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Vegetarian Muscle Power, Strength, Endurance


Historical examples of successful plant-based athletes range from the gladiators in ancient Rome (as I wrote about in Iron Man in the Fall issue) to the Tarahumara Indians who run 160-mile races for the fun of it: six back-to-back marathons.  But the diets of these plant-based athletes weren’t put to the test until the last century or so. The Yale Medical Journal of 1907 purported to show “beyond a reasonable doubt that the flesh-eating group of athletes was very far inferior to the abstainers”  and the meat-eaters fared worse than even sedentary vegetarians! Meaning it’s not like the veg athletes just won because they were training harder or something. There are certainly advantages to plant-based eating; according to The Journal of Sports Sciences, more antioxidants in your bloodstream increase your ability to combat “exercise-induced oxidative stress”, and the anti-inflammatory nature of many plant foods that may “accelerate muscle repair” and strength recovery.  But, do you have to eat this way for years, or decades or your whole life to get these apparent benefits?

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What if you took a couple guys in Texas, eating their regular Texan diet, put them through a maximal exercise test, then asked them to cut out the meat for four days, told them about the existence of bean burritos, then after four days tested again, measuring time to exhaustion, ramping up the treadmill to see how many minutes could they go without collapsing? According to this study performed at the University of Texas,  there was a significant difference, favoring the vegetarian diet, boosting the time to exhaustion by about 13 percent. Each of the subjects, all five, “had a higher time to exhaustion following  a vegetarian diet.”

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But who noticed the fatal flaw to this study? Anyone catch it? They were all in the same sequence—meat diet first then veg diet. And any time you do a test a second time, you may do better just because you’re more familiar with it. If they then went back to eating meat, and their performance tanked during a third test, then you might be onto something, but this isn’t very convincing. And even if the effect is real, it may not be the meat reduction per se, but a function of improved glycogen stores from eating more carbs or something.

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However, according to the textbook, Vegetarian Nutrition, if you put athletes to a vegetarian versus omnivorous diet for a 621-mile race—(you’ve heard of a 5K? This is a 1000K!)—and you make sure to design the two diets so all of the athletes in both groups  get about the same percentage of carbs, the finishing rates are identical, and total times within just a few hours of each other.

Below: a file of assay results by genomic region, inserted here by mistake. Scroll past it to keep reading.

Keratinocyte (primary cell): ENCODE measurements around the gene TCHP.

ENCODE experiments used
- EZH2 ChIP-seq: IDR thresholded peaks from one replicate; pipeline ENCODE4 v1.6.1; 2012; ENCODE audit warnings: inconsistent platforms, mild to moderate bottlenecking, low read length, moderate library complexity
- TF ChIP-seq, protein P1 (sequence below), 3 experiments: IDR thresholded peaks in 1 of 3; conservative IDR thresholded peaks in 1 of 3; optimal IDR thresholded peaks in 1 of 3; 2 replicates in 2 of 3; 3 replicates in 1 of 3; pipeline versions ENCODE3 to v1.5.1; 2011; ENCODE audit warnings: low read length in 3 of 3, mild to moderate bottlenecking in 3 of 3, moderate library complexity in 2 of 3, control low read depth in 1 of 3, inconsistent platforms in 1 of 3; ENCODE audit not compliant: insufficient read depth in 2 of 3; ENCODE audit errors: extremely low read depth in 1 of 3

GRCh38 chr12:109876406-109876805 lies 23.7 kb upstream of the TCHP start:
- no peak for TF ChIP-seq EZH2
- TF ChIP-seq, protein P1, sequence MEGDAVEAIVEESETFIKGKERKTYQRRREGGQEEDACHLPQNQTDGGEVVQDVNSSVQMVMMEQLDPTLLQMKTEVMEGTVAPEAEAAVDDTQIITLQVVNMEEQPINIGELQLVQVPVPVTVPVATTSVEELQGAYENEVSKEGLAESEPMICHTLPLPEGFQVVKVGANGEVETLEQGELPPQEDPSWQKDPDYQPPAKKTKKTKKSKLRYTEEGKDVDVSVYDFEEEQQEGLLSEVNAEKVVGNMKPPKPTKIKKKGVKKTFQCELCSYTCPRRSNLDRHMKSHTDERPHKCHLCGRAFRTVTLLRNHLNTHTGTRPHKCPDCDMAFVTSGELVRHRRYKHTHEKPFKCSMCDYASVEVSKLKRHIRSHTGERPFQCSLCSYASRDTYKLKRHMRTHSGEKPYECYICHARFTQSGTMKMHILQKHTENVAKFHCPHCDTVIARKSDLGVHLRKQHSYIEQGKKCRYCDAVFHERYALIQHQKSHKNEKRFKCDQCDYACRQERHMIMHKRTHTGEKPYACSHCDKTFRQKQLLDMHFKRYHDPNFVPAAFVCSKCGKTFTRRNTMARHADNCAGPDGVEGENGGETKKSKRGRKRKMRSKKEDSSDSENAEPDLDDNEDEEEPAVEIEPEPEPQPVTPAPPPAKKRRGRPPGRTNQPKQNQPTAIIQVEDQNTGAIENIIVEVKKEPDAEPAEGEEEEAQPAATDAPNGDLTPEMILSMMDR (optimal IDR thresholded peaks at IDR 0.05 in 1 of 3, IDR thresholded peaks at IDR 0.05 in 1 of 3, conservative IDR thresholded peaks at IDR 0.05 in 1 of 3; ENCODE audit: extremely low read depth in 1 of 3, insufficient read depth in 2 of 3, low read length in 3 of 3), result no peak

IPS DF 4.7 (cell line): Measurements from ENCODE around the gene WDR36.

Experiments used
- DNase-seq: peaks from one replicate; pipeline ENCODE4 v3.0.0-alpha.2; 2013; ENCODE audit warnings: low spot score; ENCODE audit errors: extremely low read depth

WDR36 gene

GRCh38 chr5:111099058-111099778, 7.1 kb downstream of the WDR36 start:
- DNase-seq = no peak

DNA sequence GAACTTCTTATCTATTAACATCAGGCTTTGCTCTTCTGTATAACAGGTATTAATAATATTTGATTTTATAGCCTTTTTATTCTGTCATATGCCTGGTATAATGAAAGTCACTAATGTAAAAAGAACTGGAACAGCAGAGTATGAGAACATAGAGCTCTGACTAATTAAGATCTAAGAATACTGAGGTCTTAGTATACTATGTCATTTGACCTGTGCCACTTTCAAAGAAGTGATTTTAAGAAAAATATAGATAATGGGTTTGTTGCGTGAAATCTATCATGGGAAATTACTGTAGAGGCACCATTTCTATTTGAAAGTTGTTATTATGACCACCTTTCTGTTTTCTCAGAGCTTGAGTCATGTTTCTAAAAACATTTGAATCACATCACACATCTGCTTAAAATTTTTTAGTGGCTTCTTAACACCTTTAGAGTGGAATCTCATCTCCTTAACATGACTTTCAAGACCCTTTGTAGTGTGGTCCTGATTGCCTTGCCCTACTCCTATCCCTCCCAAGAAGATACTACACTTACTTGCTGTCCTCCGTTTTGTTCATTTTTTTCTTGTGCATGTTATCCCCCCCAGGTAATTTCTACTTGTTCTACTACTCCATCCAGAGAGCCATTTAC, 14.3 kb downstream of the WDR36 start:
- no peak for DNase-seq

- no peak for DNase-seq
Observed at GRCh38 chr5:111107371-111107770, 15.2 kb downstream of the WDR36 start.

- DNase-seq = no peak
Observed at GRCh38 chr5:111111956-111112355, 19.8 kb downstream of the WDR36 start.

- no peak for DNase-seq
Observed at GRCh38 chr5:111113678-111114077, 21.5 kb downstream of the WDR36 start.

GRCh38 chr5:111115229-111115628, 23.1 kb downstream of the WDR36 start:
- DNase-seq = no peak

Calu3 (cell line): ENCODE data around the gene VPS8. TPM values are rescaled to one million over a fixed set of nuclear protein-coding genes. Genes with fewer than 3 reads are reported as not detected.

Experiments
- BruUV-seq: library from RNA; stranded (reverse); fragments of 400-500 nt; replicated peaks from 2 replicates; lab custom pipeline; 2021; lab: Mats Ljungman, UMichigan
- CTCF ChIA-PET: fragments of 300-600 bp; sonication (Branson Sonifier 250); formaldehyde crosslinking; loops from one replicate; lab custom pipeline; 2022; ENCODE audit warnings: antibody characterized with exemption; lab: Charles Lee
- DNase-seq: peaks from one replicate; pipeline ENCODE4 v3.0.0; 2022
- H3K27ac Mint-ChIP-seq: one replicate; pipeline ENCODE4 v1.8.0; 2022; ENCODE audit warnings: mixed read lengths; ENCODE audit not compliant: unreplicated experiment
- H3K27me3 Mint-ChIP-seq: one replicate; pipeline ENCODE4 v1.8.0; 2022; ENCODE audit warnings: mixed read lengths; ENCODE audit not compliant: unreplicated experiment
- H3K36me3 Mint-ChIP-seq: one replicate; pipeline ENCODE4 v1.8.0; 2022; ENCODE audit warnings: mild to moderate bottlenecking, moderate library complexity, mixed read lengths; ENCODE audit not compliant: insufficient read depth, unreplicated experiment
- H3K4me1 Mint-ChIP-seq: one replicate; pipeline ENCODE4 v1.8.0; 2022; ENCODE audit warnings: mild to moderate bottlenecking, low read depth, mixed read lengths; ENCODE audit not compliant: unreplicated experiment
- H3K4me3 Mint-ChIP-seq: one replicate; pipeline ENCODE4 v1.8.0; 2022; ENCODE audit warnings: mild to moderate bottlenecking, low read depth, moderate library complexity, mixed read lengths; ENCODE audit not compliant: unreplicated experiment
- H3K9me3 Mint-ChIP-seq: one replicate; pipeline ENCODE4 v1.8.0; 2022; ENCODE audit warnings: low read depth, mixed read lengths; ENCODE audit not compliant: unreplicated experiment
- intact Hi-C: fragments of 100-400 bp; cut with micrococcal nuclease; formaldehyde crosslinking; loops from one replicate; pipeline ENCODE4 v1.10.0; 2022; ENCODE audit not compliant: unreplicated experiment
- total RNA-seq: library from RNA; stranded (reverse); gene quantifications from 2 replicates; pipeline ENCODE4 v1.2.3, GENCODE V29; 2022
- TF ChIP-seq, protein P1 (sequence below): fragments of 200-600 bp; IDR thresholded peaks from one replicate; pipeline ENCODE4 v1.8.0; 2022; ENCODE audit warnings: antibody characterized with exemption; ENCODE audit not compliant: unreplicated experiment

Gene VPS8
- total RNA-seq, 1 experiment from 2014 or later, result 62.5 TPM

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These findings were similar to those in a recent article from the European Journal of Applied Physiology which showed the same thing with sprinting: randomize people into veg or mixed diet groups, and no significant difference in sprint power between the two groups. They conclude that “acute” vegetarianism has no apparent adverse effects, but no apparent performance benefits either.

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Same with strength training

A study published in the journal Medicine and Science in Sports and Exercise measured “maximum voluntary contraction” of both biceps and quads “before and after each dietary period,” of a plant-based and then meat-based diet and no significant difference either way. Put all the studies together comparing physical performance in these kinds of randomized, controlled trials, where you have folks eat more plant-based for just a few days or weeks, and: “There appeared to be no differences at least acutely between a vegetarian-based diet and an omnivorous diet in muscular power, muscular strength, or aerobic performance.”

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Long-term, though, a plant-based diet can be conducive to both endurance performance and health. From The American Journal of Clinical Nutrition, “Whereas athletes are most often concerned with performance, [more plant-based] diets also provide long-term health benefits and a reduction in the risk of chronic disease,” associated with a reduced risk of developing coronary heart disease—the number one killer of men and women—”breast cancer, colorectal cancers, prostate cancer, type 2 diabetes, insulin resistance, hypertension, cataracts, and dementia.” As a young plant-based bodybuilder once wisely said, “Doesn’t matter how shred, if you’re dead!”

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Hope you are enjoying this series about plant-based nutrition and athletes. Speaking of which, I was honored to be a scientific consultant for an amazing new documentary about diet and athleticism called The Gamechangers, which will be debuting September 16, 2019. Check it out at http://gamechangersmovie.com/

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Dr. Greger is a physician, New York Times bestselling author, internationally recognized speaker on nutrition, food safety, and public health issues, and founder of NutritionFacts.org. Dr. Greger is a founding member and Fellow of the American College of Lifestyle Medicine and specializes in clinical nutrition. He is a graduate of the Cornell University School of Agriculture and Tufts University School of Medicine. Both his latest books, How Not to Die and the How Not to Die Cookbook, became instant New York Times Best Sellers and all of his book proceeds are donated to charity.

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